Fair-minded Defense for Mental Health Clients; The Rosenfeld Law Firm…

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Mental Health Defense Attorney Ken Rosenfeld

Punishments typically handed down for criminal offenders are not appropriate for mentally ill clients. We strive instead to get the treatment they need.

The 2018 signage of the Mental Health Diversion Statute into law has reintroduced the matter of mental health criminal defense into the minds of Californians across the state. In general, California criminal defense cases are riddled with complexities; no two cases are alike, and neither is the approach to defending them. When mental health impacts a criminal case, the intricacies only increase, and the need for an experienced mental health lawyer familiar with the ins and outs of state mental health laws becomes imperative. Mental health attorneys at The Rosenfeld Law Firm have made a priority of familiarizing themselves not only with the new Diversion law, but with every law surrounding mental health defense in the state of California.

“It’s supremely important,” says mental health defense attorney Ken Rosenfeld of The Rosenfeld Law Firm. “Knowledge is the first significant step to protecting the best interests of our mental health clients in and out of court.”

Knowing the rights of clients with psychiatric issues and understanding how to properly defend those rights in the unique arena of the California mental health court system is paramount in successful mental health defense. This, according to Rosenfeld, is where criminal defense experience comes into play.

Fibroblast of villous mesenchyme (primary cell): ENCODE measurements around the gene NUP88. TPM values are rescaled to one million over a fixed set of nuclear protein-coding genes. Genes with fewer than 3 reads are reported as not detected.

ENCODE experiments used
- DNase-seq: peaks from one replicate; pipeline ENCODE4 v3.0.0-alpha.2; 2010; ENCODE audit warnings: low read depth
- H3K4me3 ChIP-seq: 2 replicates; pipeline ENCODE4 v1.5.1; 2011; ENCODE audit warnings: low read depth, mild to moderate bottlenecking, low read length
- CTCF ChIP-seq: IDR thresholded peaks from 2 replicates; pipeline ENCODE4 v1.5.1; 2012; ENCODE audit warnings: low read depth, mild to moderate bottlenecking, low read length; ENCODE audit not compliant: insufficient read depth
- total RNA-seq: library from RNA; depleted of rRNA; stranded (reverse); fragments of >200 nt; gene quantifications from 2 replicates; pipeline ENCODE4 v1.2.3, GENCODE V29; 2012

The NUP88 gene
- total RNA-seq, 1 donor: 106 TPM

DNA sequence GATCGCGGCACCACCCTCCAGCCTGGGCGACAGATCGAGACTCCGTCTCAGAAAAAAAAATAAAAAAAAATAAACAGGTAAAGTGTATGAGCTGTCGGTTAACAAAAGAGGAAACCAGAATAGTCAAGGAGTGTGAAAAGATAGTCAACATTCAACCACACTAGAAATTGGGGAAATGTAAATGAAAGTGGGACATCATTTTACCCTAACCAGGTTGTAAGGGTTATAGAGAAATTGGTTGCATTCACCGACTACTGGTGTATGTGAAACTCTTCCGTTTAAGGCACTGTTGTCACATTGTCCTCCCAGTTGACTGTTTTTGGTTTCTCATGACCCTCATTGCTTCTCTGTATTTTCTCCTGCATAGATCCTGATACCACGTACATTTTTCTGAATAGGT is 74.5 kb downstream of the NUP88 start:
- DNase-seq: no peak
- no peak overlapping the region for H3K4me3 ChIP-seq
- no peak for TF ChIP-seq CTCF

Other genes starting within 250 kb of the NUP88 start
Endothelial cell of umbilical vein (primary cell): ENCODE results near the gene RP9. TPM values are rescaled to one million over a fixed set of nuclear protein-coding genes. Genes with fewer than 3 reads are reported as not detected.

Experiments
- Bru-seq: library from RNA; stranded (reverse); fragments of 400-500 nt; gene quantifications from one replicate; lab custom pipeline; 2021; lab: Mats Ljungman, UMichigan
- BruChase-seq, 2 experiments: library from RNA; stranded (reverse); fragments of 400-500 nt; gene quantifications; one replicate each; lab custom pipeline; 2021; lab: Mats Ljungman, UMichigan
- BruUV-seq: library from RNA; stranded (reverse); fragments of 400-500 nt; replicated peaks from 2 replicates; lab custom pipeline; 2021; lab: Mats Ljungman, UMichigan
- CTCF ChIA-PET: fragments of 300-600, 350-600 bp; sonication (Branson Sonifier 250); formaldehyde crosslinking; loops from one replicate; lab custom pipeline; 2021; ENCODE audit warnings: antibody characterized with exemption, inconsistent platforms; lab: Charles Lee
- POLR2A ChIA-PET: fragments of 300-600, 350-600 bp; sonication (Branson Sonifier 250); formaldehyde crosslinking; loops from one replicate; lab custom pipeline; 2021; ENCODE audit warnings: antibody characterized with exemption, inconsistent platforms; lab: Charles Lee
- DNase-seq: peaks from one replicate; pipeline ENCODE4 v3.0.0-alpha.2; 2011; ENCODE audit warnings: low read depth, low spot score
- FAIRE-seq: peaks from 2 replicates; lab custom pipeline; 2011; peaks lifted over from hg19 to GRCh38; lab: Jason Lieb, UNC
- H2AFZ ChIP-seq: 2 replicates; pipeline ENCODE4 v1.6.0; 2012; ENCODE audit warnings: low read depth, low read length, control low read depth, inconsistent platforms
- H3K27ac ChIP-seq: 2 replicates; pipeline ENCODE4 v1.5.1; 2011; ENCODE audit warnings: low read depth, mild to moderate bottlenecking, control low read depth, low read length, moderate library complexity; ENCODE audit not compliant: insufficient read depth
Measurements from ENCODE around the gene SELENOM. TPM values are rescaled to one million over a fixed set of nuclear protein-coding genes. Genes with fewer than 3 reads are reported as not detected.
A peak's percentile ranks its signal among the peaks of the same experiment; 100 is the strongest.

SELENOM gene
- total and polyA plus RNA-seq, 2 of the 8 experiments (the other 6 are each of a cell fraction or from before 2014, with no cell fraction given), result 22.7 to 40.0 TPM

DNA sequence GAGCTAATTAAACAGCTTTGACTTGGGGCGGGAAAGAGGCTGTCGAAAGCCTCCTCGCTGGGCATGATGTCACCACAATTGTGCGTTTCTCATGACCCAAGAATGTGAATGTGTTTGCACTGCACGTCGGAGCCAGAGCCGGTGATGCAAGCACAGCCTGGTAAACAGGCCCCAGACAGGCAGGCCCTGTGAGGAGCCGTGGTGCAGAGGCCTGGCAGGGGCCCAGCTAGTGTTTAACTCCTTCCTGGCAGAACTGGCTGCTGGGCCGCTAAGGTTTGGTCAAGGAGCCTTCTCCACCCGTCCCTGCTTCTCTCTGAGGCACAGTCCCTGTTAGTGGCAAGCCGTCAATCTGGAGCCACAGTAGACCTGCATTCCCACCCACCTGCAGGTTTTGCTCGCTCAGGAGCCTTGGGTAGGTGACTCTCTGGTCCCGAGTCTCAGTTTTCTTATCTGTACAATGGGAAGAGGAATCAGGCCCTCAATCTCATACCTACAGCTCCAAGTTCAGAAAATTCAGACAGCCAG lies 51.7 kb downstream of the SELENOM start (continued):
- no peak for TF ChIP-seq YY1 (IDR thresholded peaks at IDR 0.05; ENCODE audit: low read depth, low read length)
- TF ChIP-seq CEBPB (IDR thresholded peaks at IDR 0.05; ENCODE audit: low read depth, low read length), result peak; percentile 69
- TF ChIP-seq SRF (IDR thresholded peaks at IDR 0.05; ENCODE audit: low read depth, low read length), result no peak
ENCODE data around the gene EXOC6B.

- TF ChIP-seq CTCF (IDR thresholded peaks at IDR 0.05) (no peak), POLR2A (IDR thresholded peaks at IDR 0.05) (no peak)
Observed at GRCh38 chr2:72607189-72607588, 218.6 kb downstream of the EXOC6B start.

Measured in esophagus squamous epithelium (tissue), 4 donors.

“Just representation comes from having a knowledgeable lawyer who has experience with California mental health courts,” says Rosenfeld. “Punishments typically handed down for criminal offenders are not appropriate for mentally ill clients. We strive instead to get the treatment they need.”

A key issue for mentally ill persons charged with crimes is how mental incompetency or insanity might have been at play during the commission of the crime. Early intervention by a mental health lawyer to secure psychiatric evaluations and to enlist expert witnesses can make a significant difference toward how the criminal case proceeds. According to the Mental Health Diversion Statute signed into law in late June by then-governor Jerry Brown, a discretionary pre-trial diversion procedure should be made for defendants afflicted with a mental disorder that contributed to the offense for which they are charged. Successful treatment during diversion can lead to the dismissal of charges and the expunging of the corresponding arrest record.

For persons charged—or likely to be charged—with a criminal offense in which mental illness might have played a role, Rosenfeld advises contacting a mental health criminal defense attorney immediately.

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